Williams Offers Wisdom to Young Scribes
Distinguished Speakers Series
By Jocelyn Jones
Journalist, commentator, author and political speaker Juan Williams advised aspiring communications students to continually work on their writing if they want to achieve success in all aspects of global media.
Williams' comments came during an exclusive interview with The Spectrum prior to his keynote address to close the inaugural season of the Distinguished Events Series launched in October 2009 by the Office of the Provost at Bowie State University. Williams spoke to more than 100 students, faculty, staff and administrators gathered for the event in the Special Collections Room of the Thurgood Marshall Library.
"To my mind there are so many changes going on in journalism right now because of economic problems, you can say economic issues, but I think they're problems where people don't know where the money is to pay us as journalists," Williams said, seated at a conference table in the library dean's conference room.
"So people are inventing new platforms," said Williams, a national journalist and political commentator for NPR and Fox News and a former Washington Post reporter. "You have to keep in mind what's going on the Internet [and other] electronic media. If you are writing I think you can apply any of those stories to any platform: radio, TV or newspaper, but it all starts with writing. You should be writing about anything you like (fashion, music etc.) create a blog that contributes to other blogs about that subject so people come to you as an expert and get to know you."
Many students do not know how important it is to earn a college degree and to gain hands-on experience, Williams said. It is tough in the real world and each day students must prepare themselves. It may not be easy, and there will be tough decisions and choices to make, but that is all part of growing up.
"School can help you find that path to get the experience, it also helps you open doors for internships," Williams said. "If you have to get up and go on your own it is good to follow your own path, but that's for someone who is fairly disciplined and knows what they want to do. Right now, things are in so much flux that it might help to have the structure of academic training and someone older as a teacher guiding you through the [process]."
It is clear that Williams' passion is writing. He was editor of his junior high school and high school newspapers while growing up in New York City. As a college freshman, he interned at the Philadelphia Evening Bulletin. He was hired during his sophomore year to work at the paper two days a week, which was expanded to three days a week during the summer.
Williams landed a Dow Jones Newspaper Fund summer internship and was assigned to the Providence Journal in Rhode Island. That same summer, Williams was among two of the 20 Dow Jones interns hired by The Washington Post as one-year interns. But after six months on the job, Williams was hired full-time at the Post, where he stayed on for 23 years.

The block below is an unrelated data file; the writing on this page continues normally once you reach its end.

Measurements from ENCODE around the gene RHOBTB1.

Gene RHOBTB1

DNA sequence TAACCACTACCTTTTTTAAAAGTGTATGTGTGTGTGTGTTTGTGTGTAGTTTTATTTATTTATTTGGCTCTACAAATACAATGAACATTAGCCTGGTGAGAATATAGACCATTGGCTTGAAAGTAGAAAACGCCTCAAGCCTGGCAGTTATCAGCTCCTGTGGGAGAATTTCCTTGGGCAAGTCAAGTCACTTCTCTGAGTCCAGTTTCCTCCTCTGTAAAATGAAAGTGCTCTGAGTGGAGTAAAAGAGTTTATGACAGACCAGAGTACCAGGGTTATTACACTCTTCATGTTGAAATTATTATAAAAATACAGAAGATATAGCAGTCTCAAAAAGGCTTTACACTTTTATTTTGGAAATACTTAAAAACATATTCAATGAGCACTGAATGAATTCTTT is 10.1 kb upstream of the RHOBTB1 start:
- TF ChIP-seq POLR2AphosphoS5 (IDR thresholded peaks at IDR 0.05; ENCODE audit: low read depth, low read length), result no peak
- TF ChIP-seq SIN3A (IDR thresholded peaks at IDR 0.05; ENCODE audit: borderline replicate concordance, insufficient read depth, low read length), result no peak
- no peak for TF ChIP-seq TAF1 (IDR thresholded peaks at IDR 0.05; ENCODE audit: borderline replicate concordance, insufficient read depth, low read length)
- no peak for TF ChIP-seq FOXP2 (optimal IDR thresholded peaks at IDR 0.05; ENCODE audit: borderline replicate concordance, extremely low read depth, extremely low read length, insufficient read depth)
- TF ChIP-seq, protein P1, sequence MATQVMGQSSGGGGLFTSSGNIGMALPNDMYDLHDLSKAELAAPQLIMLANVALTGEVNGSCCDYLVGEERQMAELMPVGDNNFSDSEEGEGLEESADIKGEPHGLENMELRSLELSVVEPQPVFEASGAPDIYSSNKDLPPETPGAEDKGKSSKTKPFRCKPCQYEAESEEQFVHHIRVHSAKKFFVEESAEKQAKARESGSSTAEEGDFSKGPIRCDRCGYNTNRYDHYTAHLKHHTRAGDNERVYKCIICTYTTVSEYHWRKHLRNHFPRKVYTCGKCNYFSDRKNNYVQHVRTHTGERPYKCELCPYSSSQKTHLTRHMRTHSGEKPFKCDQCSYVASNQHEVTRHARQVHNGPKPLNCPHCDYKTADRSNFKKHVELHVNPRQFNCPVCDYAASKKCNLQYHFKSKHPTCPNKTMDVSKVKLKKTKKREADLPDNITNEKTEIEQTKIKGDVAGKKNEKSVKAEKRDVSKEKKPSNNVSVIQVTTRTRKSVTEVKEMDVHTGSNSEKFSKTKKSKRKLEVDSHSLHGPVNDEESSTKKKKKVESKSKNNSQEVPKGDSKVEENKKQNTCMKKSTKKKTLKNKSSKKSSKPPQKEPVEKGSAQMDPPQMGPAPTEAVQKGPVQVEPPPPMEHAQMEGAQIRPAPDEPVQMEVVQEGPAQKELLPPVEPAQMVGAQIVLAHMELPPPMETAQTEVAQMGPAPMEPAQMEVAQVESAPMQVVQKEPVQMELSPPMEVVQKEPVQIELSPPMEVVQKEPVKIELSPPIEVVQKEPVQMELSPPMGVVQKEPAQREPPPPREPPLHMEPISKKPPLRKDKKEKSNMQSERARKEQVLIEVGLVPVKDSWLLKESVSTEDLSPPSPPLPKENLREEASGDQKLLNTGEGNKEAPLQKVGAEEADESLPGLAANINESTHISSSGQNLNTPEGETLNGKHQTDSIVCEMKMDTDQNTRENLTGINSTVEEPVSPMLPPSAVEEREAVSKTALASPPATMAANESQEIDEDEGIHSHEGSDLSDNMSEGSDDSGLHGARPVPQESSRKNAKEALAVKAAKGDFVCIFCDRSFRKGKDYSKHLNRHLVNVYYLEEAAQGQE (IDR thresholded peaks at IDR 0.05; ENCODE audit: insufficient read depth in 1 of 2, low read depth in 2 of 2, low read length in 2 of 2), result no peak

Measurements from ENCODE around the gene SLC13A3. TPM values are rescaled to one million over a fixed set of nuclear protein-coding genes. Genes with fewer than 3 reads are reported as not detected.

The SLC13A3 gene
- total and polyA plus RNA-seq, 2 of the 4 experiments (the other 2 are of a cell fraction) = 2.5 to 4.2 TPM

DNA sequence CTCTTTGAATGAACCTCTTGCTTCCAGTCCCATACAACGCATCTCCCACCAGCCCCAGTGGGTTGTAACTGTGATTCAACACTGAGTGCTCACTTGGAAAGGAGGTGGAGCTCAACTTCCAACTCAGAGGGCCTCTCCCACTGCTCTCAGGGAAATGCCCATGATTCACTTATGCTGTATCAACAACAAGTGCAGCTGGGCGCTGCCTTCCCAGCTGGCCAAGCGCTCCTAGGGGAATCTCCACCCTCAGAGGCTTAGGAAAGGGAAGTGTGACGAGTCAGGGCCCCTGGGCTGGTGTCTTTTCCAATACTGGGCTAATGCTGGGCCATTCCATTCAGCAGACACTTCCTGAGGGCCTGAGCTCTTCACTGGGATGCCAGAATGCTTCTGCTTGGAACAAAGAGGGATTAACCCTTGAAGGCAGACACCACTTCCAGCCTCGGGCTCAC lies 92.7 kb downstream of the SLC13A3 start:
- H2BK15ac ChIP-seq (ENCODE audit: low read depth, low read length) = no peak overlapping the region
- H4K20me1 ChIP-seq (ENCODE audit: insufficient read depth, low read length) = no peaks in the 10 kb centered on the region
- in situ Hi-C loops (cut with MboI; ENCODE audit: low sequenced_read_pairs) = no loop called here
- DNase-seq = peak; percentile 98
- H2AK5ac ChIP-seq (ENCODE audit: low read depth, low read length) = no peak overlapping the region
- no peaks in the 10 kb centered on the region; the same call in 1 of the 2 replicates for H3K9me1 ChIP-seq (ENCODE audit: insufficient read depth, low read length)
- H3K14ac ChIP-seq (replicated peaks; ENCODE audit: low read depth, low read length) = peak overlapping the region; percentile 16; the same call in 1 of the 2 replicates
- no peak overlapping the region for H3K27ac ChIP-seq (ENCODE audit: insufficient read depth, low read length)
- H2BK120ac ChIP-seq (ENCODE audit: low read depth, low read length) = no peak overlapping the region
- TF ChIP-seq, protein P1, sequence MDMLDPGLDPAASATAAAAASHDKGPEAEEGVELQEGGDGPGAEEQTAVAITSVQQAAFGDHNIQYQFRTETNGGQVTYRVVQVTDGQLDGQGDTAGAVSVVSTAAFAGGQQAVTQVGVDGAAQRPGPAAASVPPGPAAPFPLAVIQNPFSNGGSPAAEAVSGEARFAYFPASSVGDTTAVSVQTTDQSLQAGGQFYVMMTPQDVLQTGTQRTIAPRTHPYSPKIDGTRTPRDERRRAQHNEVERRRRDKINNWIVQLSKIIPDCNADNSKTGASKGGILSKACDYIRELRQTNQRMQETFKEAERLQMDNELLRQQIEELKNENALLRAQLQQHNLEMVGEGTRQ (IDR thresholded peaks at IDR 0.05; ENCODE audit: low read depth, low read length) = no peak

While many major metropolitan daily newspapers are no longer in existence or folding, Williams said the Post is still on top of its game. Like most big-city dailies, the Post is experiencing the financial challenges that come with declining readership and advertising revenue, however the paper essentially has a monopoly in a major market.
"It focuses more on local news and the people in this market," Williams said. "It's like a company paper. People have to read it on some level, especially if they work for the government. That is a huge advantage, this is a pretty big area, it's not one of the biggest, but we are in the top ten, about 3 million people live in the D.C. area. We're not as big as New York, L.A., or Houston."
The Post has made a conscious decision not to become a national newspaper, such as the New York Times, Los Angeles Times, Wall Street Journal and USA Today, which are national newspapers that can be found anywhere.
"Once you get out this are the Post is very hard to find," Williams said. "The result is that there is a real emphasis on local advertising and a promise to local advertisers that their ads will be seen by local eyes, who can buy their products. The big money makers for the Post these days is Kaplan testing, the people who prepare you for tests."
The industry is changing rapidly, and in order to get hired, aspiring communicators must write so that they can become experts in their chosen areas of interest, Williams advised. "Learn other languages. Spanish is a big plus on your résumé these days. Get experience, prove you can do it, and [get] some bylines. Show them that you have been doing journalism. It's a quantitative leap if people can see [that you can] do it."